Graduate Seminars in Indic Religions 3

Location: OCHS Library
Date: February 22, 2013
Time: 16:00 to 17:00

Convenors: Lucian Wong and Tristan Elby

This series of seminars will provide a lively and thought-provoking forum for graduate students from across the disciplines to present their latest work on any of the Indic religions, creating an opportunity for regular discussion and cross-fertilisation among students in this area. It will be held fortnightly in Hilary term (weeks 2, 4, 6, 8) on Fridays from 4pm–5pm, with a chance for informal discussion afterwards over refreshments. Each seminar will feature two papers on related themes or subjects, of about 20 minutes each, with a chance for questions after each paper. Any graduate students working on, or otherwise interested in, Indic religions, are warmly invited to attend.

Hanumān, a Four-fold Axis Mundi Mediator? Liminal Identity of the Messenger Monkey
Matt Martin, Wolfson College, Oxford

Fusing textual, theological and ethnographic methodologies, this interdisciplinary paper will bring to the fore some interesting elucidations concerning Hindu traditions’ most popular theriomorphic deity, Hanumān. I will suggest that Hanumān exhibits, by-and-large, all of the characteristics ascribed to a quintessential liminal mediator, and that his shaman-èsque tendencies (derived from this mediatory affiliation) are not merely confined to the literary boundaries of the Ramāyāṇa, but are more widely evident on both cosmic and social levels. In brief, I will consider Hanumān’s liminal mediator nature in relation to the following issues: the mythological flights of Hanumān as documented in the Ramāyāṇa; Hanumān as a theological nexus and cosmic Axis Mundi; and finally Hanumān invoked during healing exorcism rituals, manifested in his Balajī (child-like) persona.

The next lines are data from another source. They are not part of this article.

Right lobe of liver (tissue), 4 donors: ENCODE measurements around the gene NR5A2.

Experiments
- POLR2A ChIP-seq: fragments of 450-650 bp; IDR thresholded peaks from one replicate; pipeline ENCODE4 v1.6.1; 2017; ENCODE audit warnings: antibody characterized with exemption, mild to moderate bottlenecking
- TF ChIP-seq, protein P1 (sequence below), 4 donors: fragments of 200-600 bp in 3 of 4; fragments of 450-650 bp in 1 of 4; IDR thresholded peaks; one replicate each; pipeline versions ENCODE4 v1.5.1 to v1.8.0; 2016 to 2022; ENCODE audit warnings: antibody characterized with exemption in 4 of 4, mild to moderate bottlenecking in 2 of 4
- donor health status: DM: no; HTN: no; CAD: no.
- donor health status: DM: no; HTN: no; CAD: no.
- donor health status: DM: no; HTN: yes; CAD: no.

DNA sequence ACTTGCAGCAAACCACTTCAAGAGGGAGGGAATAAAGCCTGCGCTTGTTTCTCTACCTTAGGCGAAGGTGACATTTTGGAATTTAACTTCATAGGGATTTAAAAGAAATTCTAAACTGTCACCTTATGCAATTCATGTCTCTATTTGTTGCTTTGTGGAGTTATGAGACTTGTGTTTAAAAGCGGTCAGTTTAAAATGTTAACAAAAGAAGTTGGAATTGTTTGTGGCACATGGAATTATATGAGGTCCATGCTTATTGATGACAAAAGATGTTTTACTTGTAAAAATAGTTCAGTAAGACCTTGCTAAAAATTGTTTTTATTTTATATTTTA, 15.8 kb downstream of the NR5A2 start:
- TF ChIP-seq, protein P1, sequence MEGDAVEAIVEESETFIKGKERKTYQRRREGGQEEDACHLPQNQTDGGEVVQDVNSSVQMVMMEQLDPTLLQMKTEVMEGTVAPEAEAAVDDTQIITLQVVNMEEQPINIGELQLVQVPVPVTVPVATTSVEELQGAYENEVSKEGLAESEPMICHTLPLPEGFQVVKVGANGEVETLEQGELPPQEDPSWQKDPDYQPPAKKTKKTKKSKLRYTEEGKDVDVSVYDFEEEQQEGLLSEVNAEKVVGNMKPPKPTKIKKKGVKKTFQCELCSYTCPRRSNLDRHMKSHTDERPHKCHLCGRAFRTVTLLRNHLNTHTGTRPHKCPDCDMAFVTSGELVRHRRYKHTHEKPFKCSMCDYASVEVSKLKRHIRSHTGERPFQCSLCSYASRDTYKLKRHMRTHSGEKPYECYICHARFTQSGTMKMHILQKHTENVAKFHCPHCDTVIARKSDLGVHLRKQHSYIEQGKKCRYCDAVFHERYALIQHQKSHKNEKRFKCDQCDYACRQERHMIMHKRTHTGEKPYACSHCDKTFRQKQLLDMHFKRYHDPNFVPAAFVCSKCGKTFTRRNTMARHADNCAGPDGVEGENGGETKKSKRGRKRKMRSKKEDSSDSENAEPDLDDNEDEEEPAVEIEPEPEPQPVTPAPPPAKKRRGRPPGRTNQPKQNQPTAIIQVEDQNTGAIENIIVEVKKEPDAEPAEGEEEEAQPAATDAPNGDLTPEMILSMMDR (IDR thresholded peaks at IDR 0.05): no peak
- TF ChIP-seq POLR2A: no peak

Archaeology of personhood in Early Historic India
Ken Ishikawa

The present paper discusses the concept of personhood in Early Historic South Asia from anthropological / archaeological perspectives, focusing on Indic divine personality.

The construct theory of personhood has been employed in archaeology to explore the idea of personhood in the human past. The person in this context refers to humans, animals or objects. Personhood is constructed through relationships not only with other humans in the society but with all aspects of the world around them. One of the fundamental questions thus is in what context inanimate objects, events or places attain ‘personhood.’

Personhood in traditional India is largely characterized by dividuality, in which the person is considered as a composite of so-called substance-codes that can be transmitted interpersonally. In my view, divine beings display this dividuality with its temporal and transformative nature as seen in the classical example of Ardhanarīśvara, who is half Śiva and half Pārvatī. I will investigate to what extent Indic Gods can be characterized by dividual personhood by looking at archaeological, art-historical, textual/epigraphic and ethnographic evidence from Early Historic South Asia and beyond.

My key case studies include: 1) a manifestation of social interactions: the relic cult and image worship in Indian Buddhism (with ethnographic reference to relics of the Jagannath image), 2) multiplicate personhood: Seven Buddhas of the past in Indian art 3) Avatāras: Buddhist/Jain fusion art of Gujarat and the interchangeability of the 9th avatāra between Buddha and Jain Ādinātha; the divine ‘avatāra’ kingship during the Gupta period.